Study: Billions of Earth-size planets in Milky Way

Not all of the planets are potentially habitable, and scientists have yet to find a twin Earth — one that's not only the right size but also located in the "Goldilocks zone," where water might exist in liquid form.

LONG BEACH, Calif. — Astronomers hunting for Earth-like planets now have many places to look. A new estimate released Monday suggested the Milky Way galaxy is home to at least 17 billion planets similar in size to our planet.

This doesn't mean all are potentially habitable, but the sheer number of Earth-size planets is a welcome starting point in the search for worlds like our own.

Scientists have yet to find a twin Earth — one that's not only the right size but also located in the so-called Goldilocks zone, a place that's not too hot and not too cold where water might exist in liquid form.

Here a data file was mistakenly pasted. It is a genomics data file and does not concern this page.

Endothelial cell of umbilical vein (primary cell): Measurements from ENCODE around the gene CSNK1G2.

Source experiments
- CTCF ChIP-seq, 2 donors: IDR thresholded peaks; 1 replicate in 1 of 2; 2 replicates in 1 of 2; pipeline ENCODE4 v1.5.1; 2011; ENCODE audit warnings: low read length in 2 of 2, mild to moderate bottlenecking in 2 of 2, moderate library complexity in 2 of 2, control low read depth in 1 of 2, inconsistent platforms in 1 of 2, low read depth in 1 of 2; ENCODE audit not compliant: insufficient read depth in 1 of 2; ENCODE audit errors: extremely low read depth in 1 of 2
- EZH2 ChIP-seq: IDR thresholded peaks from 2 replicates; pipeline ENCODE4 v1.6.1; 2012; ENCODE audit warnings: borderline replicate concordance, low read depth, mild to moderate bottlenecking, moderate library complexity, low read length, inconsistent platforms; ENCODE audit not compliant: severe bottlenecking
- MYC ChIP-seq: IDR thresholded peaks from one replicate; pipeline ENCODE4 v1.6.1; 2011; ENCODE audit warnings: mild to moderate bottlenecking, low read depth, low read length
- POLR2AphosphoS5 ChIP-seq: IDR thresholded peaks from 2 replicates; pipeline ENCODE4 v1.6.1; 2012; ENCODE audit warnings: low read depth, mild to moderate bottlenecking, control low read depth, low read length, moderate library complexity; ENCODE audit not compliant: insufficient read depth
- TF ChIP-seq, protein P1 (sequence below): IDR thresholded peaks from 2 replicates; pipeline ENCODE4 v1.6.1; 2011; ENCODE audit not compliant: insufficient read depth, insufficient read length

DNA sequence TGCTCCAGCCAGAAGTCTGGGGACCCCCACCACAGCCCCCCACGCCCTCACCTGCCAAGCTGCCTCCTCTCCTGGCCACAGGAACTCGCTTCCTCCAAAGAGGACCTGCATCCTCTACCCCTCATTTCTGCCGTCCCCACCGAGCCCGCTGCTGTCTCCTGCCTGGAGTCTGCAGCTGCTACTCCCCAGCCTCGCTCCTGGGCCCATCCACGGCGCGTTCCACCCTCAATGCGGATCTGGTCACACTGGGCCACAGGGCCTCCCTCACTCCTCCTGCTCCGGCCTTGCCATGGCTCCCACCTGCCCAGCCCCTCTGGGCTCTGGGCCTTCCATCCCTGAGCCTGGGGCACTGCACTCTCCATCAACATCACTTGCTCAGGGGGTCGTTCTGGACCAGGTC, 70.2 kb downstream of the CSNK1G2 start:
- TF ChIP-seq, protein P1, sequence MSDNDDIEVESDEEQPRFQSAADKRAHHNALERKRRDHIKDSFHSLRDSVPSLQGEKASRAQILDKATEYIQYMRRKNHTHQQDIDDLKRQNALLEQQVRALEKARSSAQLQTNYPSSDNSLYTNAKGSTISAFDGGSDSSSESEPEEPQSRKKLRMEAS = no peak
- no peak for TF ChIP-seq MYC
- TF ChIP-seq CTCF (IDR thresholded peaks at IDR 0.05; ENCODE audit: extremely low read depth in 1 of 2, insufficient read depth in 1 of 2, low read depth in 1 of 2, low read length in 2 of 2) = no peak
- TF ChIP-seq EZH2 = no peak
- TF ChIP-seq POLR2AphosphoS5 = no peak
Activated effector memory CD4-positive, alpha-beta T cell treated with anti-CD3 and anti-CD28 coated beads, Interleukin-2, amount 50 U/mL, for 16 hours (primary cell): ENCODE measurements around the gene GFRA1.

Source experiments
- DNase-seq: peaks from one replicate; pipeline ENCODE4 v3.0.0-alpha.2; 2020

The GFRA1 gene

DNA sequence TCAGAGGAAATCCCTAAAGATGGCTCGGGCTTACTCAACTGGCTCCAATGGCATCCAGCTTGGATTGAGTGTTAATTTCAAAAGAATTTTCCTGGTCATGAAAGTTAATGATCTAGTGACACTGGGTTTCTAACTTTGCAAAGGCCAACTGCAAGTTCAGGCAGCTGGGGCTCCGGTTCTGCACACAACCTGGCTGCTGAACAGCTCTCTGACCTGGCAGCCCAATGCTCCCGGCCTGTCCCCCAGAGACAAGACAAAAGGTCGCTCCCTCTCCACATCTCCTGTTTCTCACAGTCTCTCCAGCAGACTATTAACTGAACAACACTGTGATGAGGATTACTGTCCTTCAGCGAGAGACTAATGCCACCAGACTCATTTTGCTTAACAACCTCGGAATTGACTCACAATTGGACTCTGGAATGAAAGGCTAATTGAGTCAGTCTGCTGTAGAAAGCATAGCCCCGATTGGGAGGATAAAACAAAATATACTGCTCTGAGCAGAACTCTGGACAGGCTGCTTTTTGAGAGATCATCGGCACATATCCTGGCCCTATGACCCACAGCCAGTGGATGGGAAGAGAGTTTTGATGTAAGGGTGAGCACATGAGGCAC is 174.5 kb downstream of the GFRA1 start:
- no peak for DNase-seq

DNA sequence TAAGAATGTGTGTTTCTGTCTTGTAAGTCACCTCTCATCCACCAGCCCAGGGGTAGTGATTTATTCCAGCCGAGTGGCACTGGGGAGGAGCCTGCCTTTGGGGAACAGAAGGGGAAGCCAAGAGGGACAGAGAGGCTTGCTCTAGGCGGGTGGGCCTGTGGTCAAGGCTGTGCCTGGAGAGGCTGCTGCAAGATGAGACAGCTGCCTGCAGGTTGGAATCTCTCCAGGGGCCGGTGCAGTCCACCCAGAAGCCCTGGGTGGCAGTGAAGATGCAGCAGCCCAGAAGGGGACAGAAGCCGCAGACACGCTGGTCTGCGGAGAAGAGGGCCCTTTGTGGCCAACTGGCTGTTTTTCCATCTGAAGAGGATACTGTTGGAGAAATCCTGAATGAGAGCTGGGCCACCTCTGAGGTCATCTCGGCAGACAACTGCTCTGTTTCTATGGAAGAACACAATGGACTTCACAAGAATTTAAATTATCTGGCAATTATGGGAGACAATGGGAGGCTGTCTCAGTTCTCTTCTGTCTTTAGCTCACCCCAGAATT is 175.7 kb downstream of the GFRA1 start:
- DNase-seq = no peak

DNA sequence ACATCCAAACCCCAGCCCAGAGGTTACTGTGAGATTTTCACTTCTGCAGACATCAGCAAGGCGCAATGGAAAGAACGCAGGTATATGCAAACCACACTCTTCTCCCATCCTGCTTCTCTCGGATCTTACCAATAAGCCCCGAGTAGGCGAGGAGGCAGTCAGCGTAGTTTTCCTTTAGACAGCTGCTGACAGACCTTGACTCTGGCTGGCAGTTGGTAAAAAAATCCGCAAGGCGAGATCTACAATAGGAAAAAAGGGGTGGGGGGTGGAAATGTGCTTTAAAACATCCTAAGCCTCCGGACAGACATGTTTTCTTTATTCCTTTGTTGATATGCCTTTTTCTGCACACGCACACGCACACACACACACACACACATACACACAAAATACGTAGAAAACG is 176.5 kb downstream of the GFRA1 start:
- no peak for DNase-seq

Two independent groups came up with the new estimate after a fresh analysis of data gathered by NASA's Kepler spacecraft, which was launched in 2009 to track down other Earths. The craft spots a planet when it passes in front of its star.

One team led by Francois Fressin of the Harvard-Smithsonian Center for Astrophysics estimated at least one in six stars has an Earth-size planet orbiting it. Using a different method, researchers at the University of California, Berkeley and University of Hawaii determined 17 percent of stars host planets that are one to two times the diameter of Earth.

The findings were presented at the American Astronomical Society in Long Beach, Calif.

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